Le Clerc, (Sébastien)
Nattes’s practical geometry, or introduction to perspective. Translated from the French of Le Clerc ; with additions and alterations … with forty vignettes, etched from designs analogous to the different geometrical figures by W.H.Pyne. The problems engraved by T.King.
London, “published by W.Miller, Albemarle Street ; and may be had of Mr.Nattes, No.5, Woodstock Street” 1805.
8vo. Engraved frontispiece, x + 98pp, including 44 engraved plates. Old repair to pp 35-6 for marginal tear. Contemporary quarter dark green calf, marbled boards, worn at outer corners. The Kenney copy, with Kenney Collection book label. Some text pages browned.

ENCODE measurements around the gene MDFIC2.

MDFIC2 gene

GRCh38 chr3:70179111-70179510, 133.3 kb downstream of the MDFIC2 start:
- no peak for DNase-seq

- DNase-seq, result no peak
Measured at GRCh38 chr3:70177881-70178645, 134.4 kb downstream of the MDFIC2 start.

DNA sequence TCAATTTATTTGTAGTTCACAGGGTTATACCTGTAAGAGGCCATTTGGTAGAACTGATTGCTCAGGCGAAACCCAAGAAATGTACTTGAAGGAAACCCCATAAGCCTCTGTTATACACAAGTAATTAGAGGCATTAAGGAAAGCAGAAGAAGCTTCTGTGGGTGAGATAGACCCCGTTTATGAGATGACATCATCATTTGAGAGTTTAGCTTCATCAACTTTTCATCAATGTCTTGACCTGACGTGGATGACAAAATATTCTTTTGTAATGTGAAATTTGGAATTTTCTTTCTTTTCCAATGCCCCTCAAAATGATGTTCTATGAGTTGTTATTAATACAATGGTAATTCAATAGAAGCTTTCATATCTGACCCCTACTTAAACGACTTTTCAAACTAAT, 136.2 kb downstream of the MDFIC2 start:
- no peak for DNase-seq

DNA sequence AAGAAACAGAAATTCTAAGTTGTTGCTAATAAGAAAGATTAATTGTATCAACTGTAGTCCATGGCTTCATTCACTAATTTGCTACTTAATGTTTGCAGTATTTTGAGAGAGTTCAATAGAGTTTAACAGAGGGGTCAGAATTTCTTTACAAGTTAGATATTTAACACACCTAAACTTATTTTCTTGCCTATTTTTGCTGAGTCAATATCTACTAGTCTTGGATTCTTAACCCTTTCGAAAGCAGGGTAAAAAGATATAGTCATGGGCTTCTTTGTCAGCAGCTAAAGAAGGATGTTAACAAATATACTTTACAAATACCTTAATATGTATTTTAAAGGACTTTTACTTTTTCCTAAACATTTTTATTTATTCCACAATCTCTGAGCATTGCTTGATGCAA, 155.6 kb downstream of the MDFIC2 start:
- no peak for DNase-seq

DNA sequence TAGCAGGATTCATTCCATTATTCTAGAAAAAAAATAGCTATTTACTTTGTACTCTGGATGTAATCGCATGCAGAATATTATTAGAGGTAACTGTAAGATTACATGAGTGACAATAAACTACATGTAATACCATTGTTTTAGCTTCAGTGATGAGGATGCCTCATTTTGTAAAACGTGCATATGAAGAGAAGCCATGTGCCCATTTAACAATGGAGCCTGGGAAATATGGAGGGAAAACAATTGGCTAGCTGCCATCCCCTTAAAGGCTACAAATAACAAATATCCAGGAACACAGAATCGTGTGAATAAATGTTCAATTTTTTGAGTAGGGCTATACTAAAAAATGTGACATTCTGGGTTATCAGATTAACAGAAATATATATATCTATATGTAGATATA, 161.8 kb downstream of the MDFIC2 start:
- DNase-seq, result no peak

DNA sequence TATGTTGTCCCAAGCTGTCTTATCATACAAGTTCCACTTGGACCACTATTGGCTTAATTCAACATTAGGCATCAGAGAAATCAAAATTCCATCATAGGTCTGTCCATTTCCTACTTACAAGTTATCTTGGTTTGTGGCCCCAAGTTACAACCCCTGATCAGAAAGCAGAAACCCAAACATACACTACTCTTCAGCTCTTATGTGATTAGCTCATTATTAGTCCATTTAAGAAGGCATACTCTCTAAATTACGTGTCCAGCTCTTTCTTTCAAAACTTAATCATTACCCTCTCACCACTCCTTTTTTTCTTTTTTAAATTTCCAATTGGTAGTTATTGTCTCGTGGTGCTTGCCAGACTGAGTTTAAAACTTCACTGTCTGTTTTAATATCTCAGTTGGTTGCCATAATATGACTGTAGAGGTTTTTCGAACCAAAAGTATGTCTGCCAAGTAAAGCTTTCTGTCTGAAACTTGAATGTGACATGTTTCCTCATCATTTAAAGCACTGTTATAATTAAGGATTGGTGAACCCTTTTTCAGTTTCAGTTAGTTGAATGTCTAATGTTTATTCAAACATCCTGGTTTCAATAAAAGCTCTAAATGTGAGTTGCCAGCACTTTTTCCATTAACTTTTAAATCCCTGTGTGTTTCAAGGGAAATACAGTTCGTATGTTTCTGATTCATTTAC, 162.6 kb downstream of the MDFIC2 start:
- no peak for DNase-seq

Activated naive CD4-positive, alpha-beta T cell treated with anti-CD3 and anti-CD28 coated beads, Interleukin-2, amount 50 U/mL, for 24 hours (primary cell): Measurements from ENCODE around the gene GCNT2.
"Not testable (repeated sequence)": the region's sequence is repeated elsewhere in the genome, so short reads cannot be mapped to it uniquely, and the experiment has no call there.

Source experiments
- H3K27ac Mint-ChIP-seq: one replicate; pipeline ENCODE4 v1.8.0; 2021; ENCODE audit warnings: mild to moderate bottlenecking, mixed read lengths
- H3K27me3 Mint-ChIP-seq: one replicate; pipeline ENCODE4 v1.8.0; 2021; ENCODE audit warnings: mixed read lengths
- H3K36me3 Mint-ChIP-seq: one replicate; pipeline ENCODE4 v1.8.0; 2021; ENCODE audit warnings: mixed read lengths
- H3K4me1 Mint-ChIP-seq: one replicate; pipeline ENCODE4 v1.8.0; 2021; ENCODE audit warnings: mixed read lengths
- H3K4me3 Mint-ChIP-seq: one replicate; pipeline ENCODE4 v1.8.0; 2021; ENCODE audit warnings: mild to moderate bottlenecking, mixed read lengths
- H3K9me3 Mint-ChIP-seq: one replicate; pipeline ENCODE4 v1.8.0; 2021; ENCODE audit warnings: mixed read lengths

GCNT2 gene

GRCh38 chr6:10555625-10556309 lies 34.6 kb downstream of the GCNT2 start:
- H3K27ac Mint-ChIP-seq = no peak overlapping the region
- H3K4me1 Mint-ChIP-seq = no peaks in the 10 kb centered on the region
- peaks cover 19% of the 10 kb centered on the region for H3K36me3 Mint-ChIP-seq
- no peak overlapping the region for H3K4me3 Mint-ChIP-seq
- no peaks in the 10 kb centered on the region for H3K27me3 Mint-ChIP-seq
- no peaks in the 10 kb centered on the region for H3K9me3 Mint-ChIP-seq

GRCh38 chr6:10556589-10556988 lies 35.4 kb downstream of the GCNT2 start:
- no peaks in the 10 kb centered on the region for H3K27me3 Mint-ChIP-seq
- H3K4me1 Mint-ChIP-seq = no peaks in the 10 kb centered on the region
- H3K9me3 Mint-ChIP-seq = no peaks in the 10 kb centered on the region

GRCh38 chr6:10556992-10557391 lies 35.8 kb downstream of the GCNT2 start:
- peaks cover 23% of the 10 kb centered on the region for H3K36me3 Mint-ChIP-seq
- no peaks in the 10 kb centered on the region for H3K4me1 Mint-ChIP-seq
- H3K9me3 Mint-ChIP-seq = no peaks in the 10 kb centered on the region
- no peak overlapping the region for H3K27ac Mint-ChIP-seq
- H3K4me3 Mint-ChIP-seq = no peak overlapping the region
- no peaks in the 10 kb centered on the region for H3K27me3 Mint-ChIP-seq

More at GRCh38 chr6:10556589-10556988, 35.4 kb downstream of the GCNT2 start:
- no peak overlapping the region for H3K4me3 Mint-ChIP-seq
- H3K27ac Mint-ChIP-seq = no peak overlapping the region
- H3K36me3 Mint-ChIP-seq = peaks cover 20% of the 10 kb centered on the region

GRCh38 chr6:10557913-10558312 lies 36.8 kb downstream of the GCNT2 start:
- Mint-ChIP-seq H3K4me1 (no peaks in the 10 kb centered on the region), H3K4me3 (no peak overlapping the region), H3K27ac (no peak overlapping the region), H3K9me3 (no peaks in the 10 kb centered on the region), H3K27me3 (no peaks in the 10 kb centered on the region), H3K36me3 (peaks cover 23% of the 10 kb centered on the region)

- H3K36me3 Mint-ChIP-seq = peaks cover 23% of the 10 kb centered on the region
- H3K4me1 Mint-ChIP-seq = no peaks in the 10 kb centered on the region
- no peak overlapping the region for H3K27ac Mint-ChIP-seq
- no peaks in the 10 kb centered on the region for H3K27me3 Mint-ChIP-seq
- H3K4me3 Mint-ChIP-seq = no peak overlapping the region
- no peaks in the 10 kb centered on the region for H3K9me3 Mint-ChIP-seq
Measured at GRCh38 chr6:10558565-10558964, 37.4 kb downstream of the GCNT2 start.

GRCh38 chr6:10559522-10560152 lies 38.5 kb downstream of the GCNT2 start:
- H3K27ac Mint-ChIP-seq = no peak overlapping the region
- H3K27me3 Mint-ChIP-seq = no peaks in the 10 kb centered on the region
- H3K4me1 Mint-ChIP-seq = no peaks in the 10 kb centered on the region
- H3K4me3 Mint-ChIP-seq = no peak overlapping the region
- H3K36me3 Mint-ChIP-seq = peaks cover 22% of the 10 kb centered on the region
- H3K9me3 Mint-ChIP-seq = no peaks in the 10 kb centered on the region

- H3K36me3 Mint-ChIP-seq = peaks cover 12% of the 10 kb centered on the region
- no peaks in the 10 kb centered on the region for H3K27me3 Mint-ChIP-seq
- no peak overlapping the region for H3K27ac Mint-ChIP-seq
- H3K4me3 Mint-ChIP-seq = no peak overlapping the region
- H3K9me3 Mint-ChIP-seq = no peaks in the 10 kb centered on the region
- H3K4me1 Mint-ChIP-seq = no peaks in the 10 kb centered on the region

Although loosely based on a well-known French text book by Le Clerc, issued in numerous versions from the late seventeenth century onwards, this is a decidedly individualistic publication which stems from a collaboration between John Claude Nattes (1765-1839), a French-born topographical draughtsman and drawing master who had settled in London, and his friend, the artist and engraver William Henry Pyne. It was Pyne who gave it its defining character by etching Nattes’s design for the volume’s frontispiece – a view of a mill by the bridge at Bray, near Dublin – and by supplying his own charming vignette images of scenes from rural life at the foot of each of the plates, the subject matter of each vignette being ostensibly “analogous to the different geometrical figures”. Nattes supplied the text and here his aim was evidently to make the learning process as painless as possible, his expectation in his introductory note being that “the youth who possesses sufficient ingenuity to invent stars for his kite, is likely to be insensibly led to draw these mathematical figures for his evening’s amusement”.